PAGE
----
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SLAVERY AND ITS TRANSFORMATION IN THE KINGDOM OF KONGO: 1491–1800*

  • LINDA M. HEYWOOD (a1)
Abstract

Studies of slavery in Africa during the period of the Atlantic slave trade have largely ignored questions of how political processes affected enslavement during the period and also the extent to which notions of who could be enslaved were modified. Documentation for the kingdom of Kongo during the 1500s to 1800 allows us to explore how the trade was sustained and the social and political dynamics behind it. In a state that consistently exported large numbers of slaves throughout the period of the trade, kings of Kongo at first observed quite a pronounced distinction between foreign-born captives subject to enslavement and sale in the Atlantic trade and freeborn Kongos who were largely proctected from enslavement and sale overseas. In time, however, the distinctions that separated foreign-born and Kongos fell apart as later political authorities and others disregarded such distinctions and all Kongos became subject to enslavement and sale overseas. This was a product of internal Kongo conflicts, which witnessed the collapse of institutions and the redefinition of polity, what it meant to be a citizen or freeborn, and who could be enslaved.

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1 Rodney, Walter, ‘African slavery and other forms of social oppression on the upper Guinea coast in the context of the Atlantic slave trade’, Journal of African History, 7 (1966), 431–43; Fage, J. D., ‘Slavery and the slave trade in the context of West African history’, Journal of African History, 10 (1970), 394404.

2 Paul Lovejoy, Transformations in Slavery: A History of Slavery in Africa (2nd ed., New York, 2000), 281–3. Lovejoy exempted West Central Africa from the productive schemes while retaining the idea that slavery was central to the area's political economy.

3 See, for example, Igor Kopytoff and Susan Miers (eds.), Slavery in Africa: Historical and Anthropological Perspectives (Madison, 1977); Claire Robertson and Martin Klein (eds.), Women and Slavery in Africa (Madison, 1983); Joseph E. Inikori, The Chaining of a Continent: Export Demand for Captives and the History of Africa South of the Sahara, 1450–1870 (Mona, Jamaica, 1992); John Thornton, Africa and Africans in the Making of the Atlantic World, 1400–1800 (New York, 1998).

4 James Duffy, Portuguese Africa (Cambridge MA, 1959); Basil Davidson, Black Mother: The Years of the African Slave Trade (Boston, 1961); Joseph Miller, Way of Death: Merchant Capitalism and the Angolan Slave Trade, 1730–1830 (Madison, 1996); Ann Hilton, The Kingdom of Kongo (Oxford, 1985); John Thornton, The Kingdom of Kongo: Civil War and Transition (Madison WI, 1983); Thornton, The Kongolese Saint Anthony: Dona Beatrice Kimpa Vita (New York, 1998); Thornton, , ‘As guerras civis no Congo e o tráfico de escravos: a história e a demografia de 1718 a 1844 revisitada’, Estudos Afro-Asiáticos, 32 (1997), 5574; Jose Curto, Enslaving Spirits: The Portuguese--Brazilian Alcohol Trade in Luanda and its Hinterland c. 1550–1830 (Leiden, 2004).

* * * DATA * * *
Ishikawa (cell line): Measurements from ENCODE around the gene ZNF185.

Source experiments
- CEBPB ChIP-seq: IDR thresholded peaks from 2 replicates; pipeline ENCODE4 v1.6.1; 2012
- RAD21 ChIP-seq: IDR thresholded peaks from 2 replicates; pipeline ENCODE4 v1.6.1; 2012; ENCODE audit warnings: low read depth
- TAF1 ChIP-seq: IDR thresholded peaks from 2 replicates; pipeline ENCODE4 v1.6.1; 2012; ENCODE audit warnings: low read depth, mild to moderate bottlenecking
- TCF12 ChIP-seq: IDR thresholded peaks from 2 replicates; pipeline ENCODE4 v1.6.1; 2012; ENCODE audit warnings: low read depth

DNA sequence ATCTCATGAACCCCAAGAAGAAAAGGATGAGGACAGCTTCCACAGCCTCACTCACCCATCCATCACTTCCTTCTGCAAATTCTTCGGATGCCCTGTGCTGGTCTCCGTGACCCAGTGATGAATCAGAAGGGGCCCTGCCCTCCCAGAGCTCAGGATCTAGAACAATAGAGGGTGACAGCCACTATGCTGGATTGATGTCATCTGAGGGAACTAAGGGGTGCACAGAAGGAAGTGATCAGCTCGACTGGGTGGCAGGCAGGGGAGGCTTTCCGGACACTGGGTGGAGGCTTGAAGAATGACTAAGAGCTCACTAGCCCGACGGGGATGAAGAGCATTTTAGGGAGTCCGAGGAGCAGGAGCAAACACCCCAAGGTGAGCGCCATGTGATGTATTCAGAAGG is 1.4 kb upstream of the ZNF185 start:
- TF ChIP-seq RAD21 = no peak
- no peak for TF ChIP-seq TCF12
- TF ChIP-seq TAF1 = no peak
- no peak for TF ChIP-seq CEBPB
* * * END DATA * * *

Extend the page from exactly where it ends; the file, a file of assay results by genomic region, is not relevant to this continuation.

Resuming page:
5 John Thornton has discussed this thoroughly in his article entitled ‘African political ethics and the slave trade: Central African dimensions’, on the internet at http://muweb.millersville.edu/~winthrop/Thornton.html.

6 Hilton, Kingdom of Kongo, 123.

7 Thornton, John, ‘Early Kongo--Portuguese relations, 1483–1575: a new interpretation’, History in Africa, 8 (1981), 183204.

8 Thornton, John, ‘The kingdom of Kongo, ca. 1390–1678: the development of an African social formation’, Cahiers d'Études Africaines, 22 (1982), 325–42. Joseph Inikori, relying mostly on Hilton's work, critiqued Thornton and instead took the position advanced earlier by Walter Rodney, more than four decades ago. See Joseph Inikori, ‘Slavery in Africa and the Atlantic slave trade’, in Alusine Jalloh and Stephen Maizlish (eds.), The African Diaspora (Arlington, 1996), 39–72; Thornton, Africa and Africans.

9 Cited in Lovejoy, Transformations, 127–9.

10 Davidson, Black Mother, pp. 116–50; James Duffy, Portuguese Africa, 49–56.

11 For a discussion of slaves in early Kongo, see Hilton, Kingdom of Kongo, 58–60.

12 For studies of the trade in other regions of Atlantic Africa, see, for example, Boubucar Barry, Senegambia and the Atlantic Slave Trade (Cambridge, 1998); Paul Lovejoy, Slavery, Commerce and Production in West Africa (Trenton, 2005); Robin Law, The Slave Coast of West Africa, 1550–1750: The Impact of the Slave Trade on an African Society (Oxford, 1991); Law, Ouidah: The Social History of a West African Slaving Port, 1727–1892 (Ohio, 2004).

13 João António Cavazzi de Montecúccolo, Descrição histórica dos três reinos do Congo, Matamba, e Angola, trans. Graciano Maria de Leguzzano (2 vols.) (Lisbon, 1965), I, 230.

14 Armando Cortesão and Avelino Teixeira da Mota (eds.), Portugalliae monumenta cartographica (6 vols.) (Lisbon, 1960) I, 12 (plates 4–5).

15 Pacheco Pereira, Esmeraldo de situ orbis (1st critical ed., Lisbon, 1905), 134.

16 In sixteenth-century Portuguese, ‘gente’ could mean people or followers, but not slaves.

17 Afonso to Manuel I, 5 Oct. 1514, in António Brásio (ed.), Monumenta missionaria africana (1st series, 15 vols.) (Lisbon, 1952–88) (henceforth, MMA), I, 295. The seventeenth-century Latin--Kikongo dictionary kept by Joris van Gheel lists the Kikongo word mússa for the Spanish word gente (Latin populum/plebeius) for common people. See ‘Vocabulario congolese’ (1648), Biblioteca Nacional Centrale da Roma, MS Varia 274, fols. 41, 78.